Deal could restart NY ferris wheel

Karen Matthews
Developers of a ferris wheel overlooking New York Harbor have four months to restart or cancel

It was a soaring idea, intended to put the city's least-populous, least-visited borough on the tourism map.

But six years after it was announced, a plan to build one of the world's largest ferris wheels on Staten Island is still stuck on the ground.

The four pedestals for the wheel, each weighing 90 tonnes, remain the only components of the 192-metre structure erected to date on a site on the Staten Island waterfront.

The project, originally budgeted at $US230 million ($A304 million), has been mired in cost overruns, delays and disputes between investors. Work on the New York Wheel has been stalled since May of 2017 when the main contractor on halted work and was fired.

The proposal got a glimmer of hope last week when New York Wheel LLC, the company behind the project, reached an agreement with the contractor, Mammoet-Starneth, to resolve some of their legal disputes. The agreement, filed with a bankruptcy court, gives New York Wheel until September 5 to either restart the project or cancel it.

"This settlement will allow New York Wheel the opportunity to finalise its financing arrangements and re-commence the construction and completion of the wheel," the developers said.

New York City officials say they still are confident the wheel will succeed.

"We are pleased to see these positive steps taken with the wheel, and look forward to this transformational project adding to the swell of new jobs and economic growth we're seeing in the area," said Ryan Birchmeier, a spokesman for the city Economic Development Corp.

The New York Wheel was one of several giant ferris wheels planned for sites around the world following the successful opening of the 135-metre London Eye in 2000. New York's wheel was the soon-to-be world's tallest when it was announced in 2012.

Then-mayor Michael Bloomberg promised that it would be "unlike any other on the planet", offering "unparalleled and breathtaking views".

Its projected height has since been surpassed by the 190.5 metre Ain Dubai or Dubai Eye, now under construction in the United Arab Emirates.

Staten Island, the place where the wheel is supposed to be built, is both physically and culturally separated from the rest of the city.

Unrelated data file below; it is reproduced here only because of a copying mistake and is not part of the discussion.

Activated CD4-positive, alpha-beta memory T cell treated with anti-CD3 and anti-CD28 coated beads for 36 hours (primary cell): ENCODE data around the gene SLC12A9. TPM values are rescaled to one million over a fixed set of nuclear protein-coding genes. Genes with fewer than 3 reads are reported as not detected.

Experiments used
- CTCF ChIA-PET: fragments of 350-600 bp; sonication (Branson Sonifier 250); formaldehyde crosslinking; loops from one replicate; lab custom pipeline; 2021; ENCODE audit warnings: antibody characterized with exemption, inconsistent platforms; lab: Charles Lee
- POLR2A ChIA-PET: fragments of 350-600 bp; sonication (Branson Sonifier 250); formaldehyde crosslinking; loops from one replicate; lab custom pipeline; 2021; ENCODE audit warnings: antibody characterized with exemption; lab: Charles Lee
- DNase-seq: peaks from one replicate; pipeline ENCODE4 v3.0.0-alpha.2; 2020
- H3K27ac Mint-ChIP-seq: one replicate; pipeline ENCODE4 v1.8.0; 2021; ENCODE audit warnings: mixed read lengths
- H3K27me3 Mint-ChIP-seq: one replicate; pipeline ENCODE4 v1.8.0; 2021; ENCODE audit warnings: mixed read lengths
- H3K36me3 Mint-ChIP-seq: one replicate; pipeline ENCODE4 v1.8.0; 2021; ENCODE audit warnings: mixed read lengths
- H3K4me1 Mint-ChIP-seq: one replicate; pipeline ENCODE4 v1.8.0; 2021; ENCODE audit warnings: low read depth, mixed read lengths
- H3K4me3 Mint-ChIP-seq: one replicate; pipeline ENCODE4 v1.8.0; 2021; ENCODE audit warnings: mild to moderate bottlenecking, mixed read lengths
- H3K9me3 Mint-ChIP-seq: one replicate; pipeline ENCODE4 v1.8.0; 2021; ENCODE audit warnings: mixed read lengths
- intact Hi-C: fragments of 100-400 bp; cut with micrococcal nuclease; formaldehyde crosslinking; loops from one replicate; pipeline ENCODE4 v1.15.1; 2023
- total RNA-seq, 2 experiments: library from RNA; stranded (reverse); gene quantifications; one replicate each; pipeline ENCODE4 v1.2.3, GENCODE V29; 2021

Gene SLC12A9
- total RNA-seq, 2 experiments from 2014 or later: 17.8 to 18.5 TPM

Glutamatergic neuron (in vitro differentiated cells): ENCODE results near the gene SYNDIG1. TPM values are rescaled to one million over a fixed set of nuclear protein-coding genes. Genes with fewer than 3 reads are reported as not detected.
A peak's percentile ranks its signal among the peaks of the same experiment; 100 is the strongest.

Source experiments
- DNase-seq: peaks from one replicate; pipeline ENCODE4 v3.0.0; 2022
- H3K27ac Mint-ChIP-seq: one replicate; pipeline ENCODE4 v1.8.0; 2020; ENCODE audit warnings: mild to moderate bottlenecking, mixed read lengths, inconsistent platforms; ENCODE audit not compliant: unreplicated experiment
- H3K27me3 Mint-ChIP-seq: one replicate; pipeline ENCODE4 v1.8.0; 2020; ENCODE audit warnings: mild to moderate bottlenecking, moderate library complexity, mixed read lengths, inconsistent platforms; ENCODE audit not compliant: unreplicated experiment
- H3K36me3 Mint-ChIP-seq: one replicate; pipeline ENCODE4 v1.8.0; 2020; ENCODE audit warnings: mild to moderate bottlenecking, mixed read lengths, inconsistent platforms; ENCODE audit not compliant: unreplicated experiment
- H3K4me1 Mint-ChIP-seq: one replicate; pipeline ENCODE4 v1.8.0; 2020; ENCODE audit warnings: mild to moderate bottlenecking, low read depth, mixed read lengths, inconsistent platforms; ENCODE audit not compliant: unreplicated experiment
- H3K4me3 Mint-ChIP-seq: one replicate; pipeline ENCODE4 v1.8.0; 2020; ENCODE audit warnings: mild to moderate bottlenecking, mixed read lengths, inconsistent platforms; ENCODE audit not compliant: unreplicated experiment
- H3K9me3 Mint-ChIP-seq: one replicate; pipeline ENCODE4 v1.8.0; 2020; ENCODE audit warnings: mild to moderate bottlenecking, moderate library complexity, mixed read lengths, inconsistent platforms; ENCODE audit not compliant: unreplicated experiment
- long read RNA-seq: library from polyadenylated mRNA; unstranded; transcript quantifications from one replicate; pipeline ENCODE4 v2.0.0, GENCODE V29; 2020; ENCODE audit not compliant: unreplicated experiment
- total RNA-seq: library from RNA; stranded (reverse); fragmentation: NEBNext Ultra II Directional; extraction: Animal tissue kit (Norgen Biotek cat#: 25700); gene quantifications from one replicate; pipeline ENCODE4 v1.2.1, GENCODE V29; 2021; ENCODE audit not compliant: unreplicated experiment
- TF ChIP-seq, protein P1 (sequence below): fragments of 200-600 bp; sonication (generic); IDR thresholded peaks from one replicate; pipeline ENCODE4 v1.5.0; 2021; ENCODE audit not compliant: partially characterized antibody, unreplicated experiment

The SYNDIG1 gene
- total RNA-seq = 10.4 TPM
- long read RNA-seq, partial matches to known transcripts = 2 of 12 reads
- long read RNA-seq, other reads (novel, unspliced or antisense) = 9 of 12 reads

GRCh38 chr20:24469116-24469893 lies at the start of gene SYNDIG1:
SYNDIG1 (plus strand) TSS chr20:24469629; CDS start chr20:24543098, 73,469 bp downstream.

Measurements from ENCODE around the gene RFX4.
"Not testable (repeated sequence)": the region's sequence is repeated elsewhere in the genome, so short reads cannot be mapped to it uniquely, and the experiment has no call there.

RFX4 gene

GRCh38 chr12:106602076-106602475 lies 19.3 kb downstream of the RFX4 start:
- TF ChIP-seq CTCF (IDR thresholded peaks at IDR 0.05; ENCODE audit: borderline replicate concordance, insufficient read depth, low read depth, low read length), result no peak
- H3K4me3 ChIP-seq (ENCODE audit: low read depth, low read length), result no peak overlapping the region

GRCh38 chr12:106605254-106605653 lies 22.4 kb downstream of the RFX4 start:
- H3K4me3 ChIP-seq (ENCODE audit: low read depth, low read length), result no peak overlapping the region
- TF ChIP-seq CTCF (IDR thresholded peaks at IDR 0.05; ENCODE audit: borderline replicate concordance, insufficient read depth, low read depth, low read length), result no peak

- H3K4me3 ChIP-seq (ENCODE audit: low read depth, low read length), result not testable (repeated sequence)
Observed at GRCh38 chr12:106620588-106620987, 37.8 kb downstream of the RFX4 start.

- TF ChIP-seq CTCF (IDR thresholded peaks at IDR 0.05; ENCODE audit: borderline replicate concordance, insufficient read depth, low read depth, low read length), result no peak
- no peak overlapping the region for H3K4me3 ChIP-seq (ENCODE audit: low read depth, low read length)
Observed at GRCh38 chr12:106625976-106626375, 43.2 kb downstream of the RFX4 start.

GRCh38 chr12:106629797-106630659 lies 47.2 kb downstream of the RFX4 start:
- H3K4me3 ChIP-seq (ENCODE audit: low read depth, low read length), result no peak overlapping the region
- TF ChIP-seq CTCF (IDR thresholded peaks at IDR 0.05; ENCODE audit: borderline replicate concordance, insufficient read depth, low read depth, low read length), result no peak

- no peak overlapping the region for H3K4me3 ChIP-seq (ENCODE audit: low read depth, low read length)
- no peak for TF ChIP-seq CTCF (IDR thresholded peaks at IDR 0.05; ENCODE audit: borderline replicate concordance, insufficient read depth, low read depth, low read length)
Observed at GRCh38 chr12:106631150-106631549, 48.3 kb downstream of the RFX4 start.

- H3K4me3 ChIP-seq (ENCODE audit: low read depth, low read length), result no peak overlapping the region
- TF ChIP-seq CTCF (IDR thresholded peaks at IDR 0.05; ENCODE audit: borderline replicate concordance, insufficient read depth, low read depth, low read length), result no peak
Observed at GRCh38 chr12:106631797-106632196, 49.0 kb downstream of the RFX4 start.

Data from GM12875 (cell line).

Tourists do visit, most coming from Manhattan by the Staten Island Ferry, which offers a free jaunt across the harbour past the Statue of Liberty. But many tourists go for the breathtaking views of the harbour, turn around and come back without ever leaving the terminal.

Officials had hoped the giant wheel would entice more people to get out and walk around.

Staten Island shop owner Ed Varuolo opened his business, Hypno-Tronic Comics, near the wheel site in 2013, in anticipation of foot traffic.

"Late!" he complained last week. He still may benefit from a related project on the Staten Island waterfront, an outlet mall with separate developers and financing that is scheduled to open nearby this northern autumn.

"We're looking forward to it," Varuolo said, "but it can't happen soon enough."

While several observation wheels inspired by the London Eye have been built in the last decade, including the High Roller and the Singapore Flyer , others including the Beijing Great Wheel , the Great Berlin Wheel and the Kolkata Eye were announced but have been cancelled or postponed due to financial obstacles.

"Ferris wheels, big wheels for the last 15 years ago have become the icon du jour," theme park consultant Dennis Speigel said. "Everybody wants one, and they don't always work."

Speigel sees the New York Wheel's location on Staten Island as a disadvantage.

The centrally located London Eye "is in the location where all the tourists come through," Speigel said. "They're already there. They're not going to get on a boat and go there."